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COVID-19 and how residents are ignoring the self-quarantine

Some residents of Nevada ignore the call for voluntarily self-quarantining and social distancing. There are still a lot of people out in the community, and traffic on the roads is still substantial. If you make a quick trip to pick up essentials at the grocery store, you will see that stores are still being overrun by shoppers madly searching for the ever-elusive rolls of toilet paper and paper towels. Head into a big box hardware store to pick up repair parts, and shoppers fill the aisles who have no idea what social distancing means. Bored at home and seeking something productive to do, homeowners have decided to occupy their free time by tackling projects around the yard and house. Signs around the stores asking shoppers to maintain social distancing are largely ignored by many as they go about their business. Yes, you will see some residents wearing surgical face masks. You will also see some wearing homemade masks of cloth or windsocks pulled up and cover their face and nose. Some shoppers, as they navigate down crowded aisles, will move to keep at least six feet between them and other shoppers. Then there are those shoppers who crowd in on top of you as stand waiting to check out without any regard to the prominently places signs asking them to stay back at least six feet. For them and for others who are not heeding the request to stay at home and for social distancing, the COVID-19 virus is not a real threat.

As a country, we have dealt with shortages, rationing, and other hardships during depressions and war. The last war that affected every American’s everyday life was World War II. That war ended 75 years ago, and our parents, grandparents, or great-grandparents were children or young teens during that war. There have been other wars since that have come with a great cost to those brave Americans that served their country and to families who lost loved ones in those wars, but those wars didn’t have an impact on our daily routines that WWII had. We also have experienced gas shortages, economic depressions, and other crises that disrupted our normal lives and forced us to change how we conduct our daily business. In each case, there has been something tangible you could understand, and you were willing to make a short-term change until the crisis passed.

This time it is different. It is something you can’t see, feel, or touch. It has a laboratory name, COVID-19, which makes it sound like something made in a test-tube. It isn’t alive as we think of it since a virus is a microscopic piece of genetic material surrounded by a coat made of proteins. It has to attach itself to a living cell to replicate. You kill it with soap that destroys the fatty layer protecting it but is highly contagious through droplets emitted by someone infected. Someone can be infected for days before they have any signs of being ill; in the meantime, they are transmitting it to everything and everyone they contact.

The flu is far more common, but perhaps not for long. The U.S. Centers for Disease Control and Prevention (CDC) has estimated 29 million influenzas (flu) cases have reached the U.S. in the 2019-2020 season. The CDC also indicates that mortality related to pneumonia and influenza has been low during this respiratory virus season. So far, there have been 16,000 flu-related deaths documented during the U.S. influenza season. Compare that to the latest COVID-19 statistics of 189,886 Americans infected and 4,100 deaths, and you can see why some are still skeptical of the magnitude of the pandemic. But the worst is yet to come. The current U.S. death toll appears to be a tiny fraction of what the nation faces over the next few weeks, public health officials say. They estimate 100,000 to 240,000 Americans could die this year because of the coronavirus. If those numbers come true, it makes COVID-19 potentially 15 times deadlier than the flu.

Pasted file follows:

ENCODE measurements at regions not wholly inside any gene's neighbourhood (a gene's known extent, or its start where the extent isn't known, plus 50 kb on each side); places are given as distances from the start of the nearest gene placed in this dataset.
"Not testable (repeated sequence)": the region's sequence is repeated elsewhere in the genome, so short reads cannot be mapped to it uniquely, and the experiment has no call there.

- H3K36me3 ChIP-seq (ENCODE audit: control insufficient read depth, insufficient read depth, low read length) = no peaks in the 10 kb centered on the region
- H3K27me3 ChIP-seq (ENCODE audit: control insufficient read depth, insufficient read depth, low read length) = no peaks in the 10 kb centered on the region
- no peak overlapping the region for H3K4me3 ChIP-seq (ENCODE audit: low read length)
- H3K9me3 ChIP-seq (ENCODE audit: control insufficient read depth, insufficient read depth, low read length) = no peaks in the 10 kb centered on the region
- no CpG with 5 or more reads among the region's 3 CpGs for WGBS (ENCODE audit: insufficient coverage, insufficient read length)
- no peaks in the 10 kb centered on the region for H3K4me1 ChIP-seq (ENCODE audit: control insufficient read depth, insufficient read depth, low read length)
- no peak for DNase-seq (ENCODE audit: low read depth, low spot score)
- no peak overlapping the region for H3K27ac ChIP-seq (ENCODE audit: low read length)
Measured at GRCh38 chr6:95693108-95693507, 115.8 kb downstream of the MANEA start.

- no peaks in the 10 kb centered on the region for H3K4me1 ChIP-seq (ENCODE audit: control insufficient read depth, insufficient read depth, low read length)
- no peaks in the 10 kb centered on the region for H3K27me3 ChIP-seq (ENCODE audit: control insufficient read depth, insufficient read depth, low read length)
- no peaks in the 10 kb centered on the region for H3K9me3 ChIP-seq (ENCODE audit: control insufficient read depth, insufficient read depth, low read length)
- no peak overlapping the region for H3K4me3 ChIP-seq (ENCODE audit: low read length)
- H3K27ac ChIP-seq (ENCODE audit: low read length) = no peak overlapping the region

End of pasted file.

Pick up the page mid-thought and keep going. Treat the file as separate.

This crisis will have to touch people personally before they change their behavior. They will need to know someone that has the virus before they think of it as something tangible that can kill them. As of the writing of this column, there are three confirmed cases of COVID-19 in Nye County, two in Pahrump, and one in Amargosa. There are probably far more, but there has been little testing for the virus here. As more testing is done, and more cases documented, it might become more real for those residents who have chosen to ignore how they conduct their social behavior. A significant portion of our population fits the most vulnerable demographic for COVID-19 deaths; over age 65 with underlying health issues such as diabetes, lung impairment, and cancer. This virus can kill you. Until the tests are widely available, we must assume that there are residents that are infected who are interacting with us in the store. Perhaps the person crowding your elbow as you try to check out at the grocery store or reaching in front of you to grab flowers for their yard. Until then, stay home or at least limit social contact. Your life may depend on it.

Tim Burke is a businessman, philanthropist, educator and Pahrump resident. Contact him at timstakenv@gmail.com

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